U.S. Transferred $1.3 Billion More in Cash to Iran After Initial Payment

Pat Bliss
Mark Foster
Ed Davis
Naomi Hassler
Donna Willey
Jean Summers
Marilyn Kinsell
Mary Thom
Serena Kovalik
Herbert Staretz
Anthony Mcnair
Mary Bachmann walker
Brenda Hobbs
Richard Van fleet
Tim Schofield
Robert French
Yesyesyes Yyyy
Mehrdad Dastouri
Jeremy Wright
Joan Fowler
Dale Flyberg
Doreen Malecha
Rob and martha Langford
Francine Anton
Robert g Hedenberg jr
Werner Mc christy
Joyce Green
Joe Billion
Michael Dalton
Donald York

The Wall Street Journal

By Jay Solomon and Carol E. Lee

 

The cash payments—made in Swiss francs, euros and other currencies—settled a decades-old dispute over a failed arms deal dating back to 1979. U.S. officials have acknowledged the payment of the first $400 million coincided with Iran’s release of American prisoners and was used as leverage to ensure they were flown out of Tehran’s Mehrabad on the morning of Jan. 17.

 

The revelations come as Congress returns from a summer recess with Republicans vowing to pursue charges that the White House paid ransom to Tehran, a charge President Barack Obama has repeatedly rejected. Sen. Marco Rubio (R., Fla.) introduced legislation on Tuesday that would bar such payments to Iran in the future and seeks to reclaim the $1.7 billion for victims of Iranian-backed terrorism.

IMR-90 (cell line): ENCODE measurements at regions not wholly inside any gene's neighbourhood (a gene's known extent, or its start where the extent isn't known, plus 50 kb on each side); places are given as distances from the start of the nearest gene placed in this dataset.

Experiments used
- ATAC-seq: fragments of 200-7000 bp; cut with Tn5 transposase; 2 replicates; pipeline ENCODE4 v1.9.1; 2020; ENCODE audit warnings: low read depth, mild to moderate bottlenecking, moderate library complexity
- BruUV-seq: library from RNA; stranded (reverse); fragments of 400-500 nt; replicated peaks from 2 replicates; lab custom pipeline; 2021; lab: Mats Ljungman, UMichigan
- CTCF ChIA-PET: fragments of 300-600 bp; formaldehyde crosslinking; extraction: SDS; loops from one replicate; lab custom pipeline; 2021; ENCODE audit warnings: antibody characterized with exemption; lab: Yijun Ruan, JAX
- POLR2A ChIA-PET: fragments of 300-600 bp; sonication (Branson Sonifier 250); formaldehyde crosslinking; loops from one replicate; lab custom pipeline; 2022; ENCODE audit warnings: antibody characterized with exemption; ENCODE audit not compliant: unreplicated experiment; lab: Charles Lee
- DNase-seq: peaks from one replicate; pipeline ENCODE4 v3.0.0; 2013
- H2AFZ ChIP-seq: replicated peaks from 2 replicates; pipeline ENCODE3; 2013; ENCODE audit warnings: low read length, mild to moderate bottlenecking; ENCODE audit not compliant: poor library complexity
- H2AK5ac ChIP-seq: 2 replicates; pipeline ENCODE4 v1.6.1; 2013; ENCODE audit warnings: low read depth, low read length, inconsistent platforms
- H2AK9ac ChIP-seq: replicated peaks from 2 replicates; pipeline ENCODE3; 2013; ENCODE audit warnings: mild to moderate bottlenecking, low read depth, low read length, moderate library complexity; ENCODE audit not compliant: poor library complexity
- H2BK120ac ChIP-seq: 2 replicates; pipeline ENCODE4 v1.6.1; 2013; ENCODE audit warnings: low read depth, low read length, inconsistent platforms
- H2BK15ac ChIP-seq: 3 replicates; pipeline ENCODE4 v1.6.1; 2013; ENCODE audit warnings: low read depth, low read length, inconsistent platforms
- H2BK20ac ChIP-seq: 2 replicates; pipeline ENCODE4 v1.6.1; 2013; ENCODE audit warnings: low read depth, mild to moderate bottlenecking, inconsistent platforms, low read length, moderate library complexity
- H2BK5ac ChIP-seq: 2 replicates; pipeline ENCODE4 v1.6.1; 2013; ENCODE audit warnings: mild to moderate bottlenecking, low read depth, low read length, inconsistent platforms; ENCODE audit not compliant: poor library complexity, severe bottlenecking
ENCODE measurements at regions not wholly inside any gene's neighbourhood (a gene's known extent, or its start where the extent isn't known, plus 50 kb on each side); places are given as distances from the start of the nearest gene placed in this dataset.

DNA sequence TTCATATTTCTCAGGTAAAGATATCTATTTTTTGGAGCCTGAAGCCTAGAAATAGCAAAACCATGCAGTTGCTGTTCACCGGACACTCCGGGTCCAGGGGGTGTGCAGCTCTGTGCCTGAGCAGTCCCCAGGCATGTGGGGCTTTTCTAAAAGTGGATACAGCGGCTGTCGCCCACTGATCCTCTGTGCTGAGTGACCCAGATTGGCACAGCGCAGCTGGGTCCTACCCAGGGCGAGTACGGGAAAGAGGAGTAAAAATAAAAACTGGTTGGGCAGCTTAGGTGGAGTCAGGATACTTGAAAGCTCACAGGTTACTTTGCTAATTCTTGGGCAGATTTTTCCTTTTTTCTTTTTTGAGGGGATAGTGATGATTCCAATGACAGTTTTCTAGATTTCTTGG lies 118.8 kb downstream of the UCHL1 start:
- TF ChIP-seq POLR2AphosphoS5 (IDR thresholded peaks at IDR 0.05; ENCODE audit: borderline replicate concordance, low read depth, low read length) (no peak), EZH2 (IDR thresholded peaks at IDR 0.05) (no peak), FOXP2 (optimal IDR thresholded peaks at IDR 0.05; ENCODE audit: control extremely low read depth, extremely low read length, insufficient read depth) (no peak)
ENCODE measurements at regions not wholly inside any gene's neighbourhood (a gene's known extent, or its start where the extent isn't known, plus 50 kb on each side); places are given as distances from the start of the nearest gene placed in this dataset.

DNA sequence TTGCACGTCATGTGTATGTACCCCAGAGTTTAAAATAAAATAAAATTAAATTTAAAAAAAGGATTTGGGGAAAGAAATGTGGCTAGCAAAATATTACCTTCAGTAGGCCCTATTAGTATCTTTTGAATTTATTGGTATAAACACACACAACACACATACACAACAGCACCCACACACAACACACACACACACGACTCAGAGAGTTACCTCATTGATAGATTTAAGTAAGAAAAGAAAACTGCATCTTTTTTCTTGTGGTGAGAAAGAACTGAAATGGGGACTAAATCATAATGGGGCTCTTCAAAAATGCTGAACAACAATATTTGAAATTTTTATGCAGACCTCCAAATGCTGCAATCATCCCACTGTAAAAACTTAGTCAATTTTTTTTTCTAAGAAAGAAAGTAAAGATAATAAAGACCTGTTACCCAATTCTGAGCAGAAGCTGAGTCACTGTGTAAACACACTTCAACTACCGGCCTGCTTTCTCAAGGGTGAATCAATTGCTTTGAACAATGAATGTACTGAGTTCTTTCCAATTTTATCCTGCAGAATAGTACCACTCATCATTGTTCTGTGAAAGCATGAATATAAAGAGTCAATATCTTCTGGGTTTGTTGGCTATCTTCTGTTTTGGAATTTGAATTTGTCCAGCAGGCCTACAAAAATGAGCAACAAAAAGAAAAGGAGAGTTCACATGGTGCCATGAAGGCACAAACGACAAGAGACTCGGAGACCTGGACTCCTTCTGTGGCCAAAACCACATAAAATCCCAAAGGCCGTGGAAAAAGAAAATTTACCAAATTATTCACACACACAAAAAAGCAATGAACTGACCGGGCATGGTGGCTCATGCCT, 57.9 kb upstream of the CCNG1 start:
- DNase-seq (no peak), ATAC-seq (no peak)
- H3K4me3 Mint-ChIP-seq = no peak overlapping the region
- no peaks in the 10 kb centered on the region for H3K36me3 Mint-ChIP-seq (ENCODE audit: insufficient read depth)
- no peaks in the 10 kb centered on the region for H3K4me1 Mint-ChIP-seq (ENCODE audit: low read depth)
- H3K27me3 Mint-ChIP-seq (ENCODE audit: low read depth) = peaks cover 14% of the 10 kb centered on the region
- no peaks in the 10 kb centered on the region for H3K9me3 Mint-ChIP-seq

The Obama administration briefed lawmakers on Tuesday, telling them that two further portions of the $1.3 billion were transferred though Europe on Jan. 22 and Feb. 5. The payment “flowed in the same manner” as the original $400 million that an Iranian cargo plane picked up in Geneva, Switzerland, according to a congressional aide who took part in the briefing.

 

The $400 million was converted into non-U.S. currencies by the Swiss and Dutch central banks, according to U.S. and European officials.

The Treasury Department confirmed late Tuesday that the subsequent payments were also made in cash.

 

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